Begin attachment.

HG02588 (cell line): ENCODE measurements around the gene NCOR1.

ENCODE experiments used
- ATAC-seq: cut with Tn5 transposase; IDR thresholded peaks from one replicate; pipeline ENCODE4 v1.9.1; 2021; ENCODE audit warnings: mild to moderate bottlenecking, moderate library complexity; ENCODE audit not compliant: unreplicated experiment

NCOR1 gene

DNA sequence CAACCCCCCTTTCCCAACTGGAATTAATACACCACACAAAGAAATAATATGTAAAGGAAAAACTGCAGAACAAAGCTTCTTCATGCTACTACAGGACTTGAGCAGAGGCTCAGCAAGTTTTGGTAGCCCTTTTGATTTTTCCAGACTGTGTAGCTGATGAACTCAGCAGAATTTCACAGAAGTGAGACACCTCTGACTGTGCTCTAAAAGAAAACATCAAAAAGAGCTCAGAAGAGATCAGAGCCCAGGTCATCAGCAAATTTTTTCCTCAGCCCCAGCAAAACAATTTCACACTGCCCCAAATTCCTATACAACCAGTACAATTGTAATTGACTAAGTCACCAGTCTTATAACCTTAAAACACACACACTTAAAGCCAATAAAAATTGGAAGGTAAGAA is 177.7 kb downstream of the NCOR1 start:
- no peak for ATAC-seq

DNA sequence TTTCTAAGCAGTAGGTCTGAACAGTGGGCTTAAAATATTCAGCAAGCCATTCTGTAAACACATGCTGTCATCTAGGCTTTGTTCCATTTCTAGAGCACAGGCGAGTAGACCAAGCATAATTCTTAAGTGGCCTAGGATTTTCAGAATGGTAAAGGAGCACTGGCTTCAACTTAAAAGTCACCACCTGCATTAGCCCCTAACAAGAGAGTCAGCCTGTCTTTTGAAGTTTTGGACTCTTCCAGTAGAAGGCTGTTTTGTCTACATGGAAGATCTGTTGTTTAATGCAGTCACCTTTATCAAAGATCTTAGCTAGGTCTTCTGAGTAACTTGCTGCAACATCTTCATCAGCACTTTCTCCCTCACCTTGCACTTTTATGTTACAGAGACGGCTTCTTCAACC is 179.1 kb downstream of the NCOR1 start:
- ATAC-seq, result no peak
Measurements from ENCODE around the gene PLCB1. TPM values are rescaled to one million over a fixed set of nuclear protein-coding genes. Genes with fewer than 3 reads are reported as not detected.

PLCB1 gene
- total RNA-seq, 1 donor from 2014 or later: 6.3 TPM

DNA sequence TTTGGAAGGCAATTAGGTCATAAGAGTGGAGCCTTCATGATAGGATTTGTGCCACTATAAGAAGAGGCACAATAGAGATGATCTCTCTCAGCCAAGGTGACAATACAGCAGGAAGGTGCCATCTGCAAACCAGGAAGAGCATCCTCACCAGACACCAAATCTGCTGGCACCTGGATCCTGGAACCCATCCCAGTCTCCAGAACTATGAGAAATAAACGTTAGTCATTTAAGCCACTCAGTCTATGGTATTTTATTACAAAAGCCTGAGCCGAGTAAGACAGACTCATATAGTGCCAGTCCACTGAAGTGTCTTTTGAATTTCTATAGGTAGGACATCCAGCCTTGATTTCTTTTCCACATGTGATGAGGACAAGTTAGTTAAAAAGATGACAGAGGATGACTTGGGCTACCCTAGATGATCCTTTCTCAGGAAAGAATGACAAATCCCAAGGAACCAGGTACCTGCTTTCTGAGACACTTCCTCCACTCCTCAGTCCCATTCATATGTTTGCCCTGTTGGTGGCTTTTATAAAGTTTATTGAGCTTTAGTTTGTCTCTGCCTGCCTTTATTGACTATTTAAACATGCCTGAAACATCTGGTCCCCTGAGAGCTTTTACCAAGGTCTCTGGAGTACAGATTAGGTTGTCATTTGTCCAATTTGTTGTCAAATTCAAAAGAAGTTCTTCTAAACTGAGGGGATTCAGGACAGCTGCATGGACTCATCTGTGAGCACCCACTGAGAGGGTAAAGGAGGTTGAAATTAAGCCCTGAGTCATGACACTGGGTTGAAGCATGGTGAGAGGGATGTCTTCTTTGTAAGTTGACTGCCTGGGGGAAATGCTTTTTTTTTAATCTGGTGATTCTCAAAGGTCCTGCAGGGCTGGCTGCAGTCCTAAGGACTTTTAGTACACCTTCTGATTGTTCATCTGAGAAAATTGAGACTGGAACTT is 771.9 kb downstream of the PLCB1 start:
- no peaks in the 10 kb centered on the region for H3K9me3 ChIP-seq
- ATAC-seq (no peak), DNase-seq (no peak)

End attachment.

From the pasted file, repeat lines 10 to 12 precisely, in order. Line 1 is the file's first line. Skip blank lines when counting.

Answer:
PLCB1 gene
- total RNA-seq, 1 donor from 2014 or later: 6.3 TPM

DNA sequence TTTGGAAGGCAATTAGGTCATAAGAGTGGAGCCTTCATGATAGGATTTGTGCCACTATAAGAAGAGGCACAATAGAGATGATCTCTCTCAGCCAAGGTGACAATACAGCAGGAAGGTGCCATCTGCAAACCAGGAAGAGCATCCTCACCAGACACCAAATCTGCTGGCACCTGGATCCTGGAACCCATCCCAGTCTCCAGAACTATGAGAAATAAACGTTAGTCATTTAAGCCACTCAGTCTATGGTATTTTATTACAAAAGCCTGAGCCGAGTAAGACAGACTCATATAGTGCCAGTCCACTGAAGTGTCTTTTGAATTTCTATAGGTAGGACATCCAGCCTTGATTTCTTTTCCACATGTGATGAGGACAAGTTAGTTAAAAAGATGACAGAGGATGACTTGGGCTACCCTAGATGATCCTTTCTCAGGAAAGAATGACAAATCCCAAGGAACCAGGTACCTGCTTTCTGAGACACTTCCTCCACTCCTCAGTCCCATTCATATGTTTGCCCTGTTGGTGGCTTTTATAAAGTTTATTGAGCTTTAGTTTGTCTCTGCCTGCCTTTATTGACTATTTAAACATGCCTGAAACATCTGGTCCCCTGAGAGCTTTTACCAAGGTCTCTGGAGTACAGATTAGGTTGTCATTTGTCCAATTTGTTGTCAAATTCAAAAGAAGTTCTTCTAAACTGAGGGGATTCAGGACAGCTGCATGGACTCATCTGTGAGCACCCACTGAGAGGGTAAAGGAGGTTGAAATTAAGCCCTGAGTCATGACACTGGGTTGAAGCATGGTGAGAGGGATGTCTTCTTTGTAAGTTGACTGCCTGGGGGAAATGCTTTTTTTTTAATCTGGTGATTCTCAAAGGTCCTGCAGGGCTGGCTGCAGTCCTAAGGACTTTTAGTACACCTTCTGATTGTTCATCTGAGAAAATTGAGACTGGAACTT is 771.9 kb downstream of the PLCB1 start: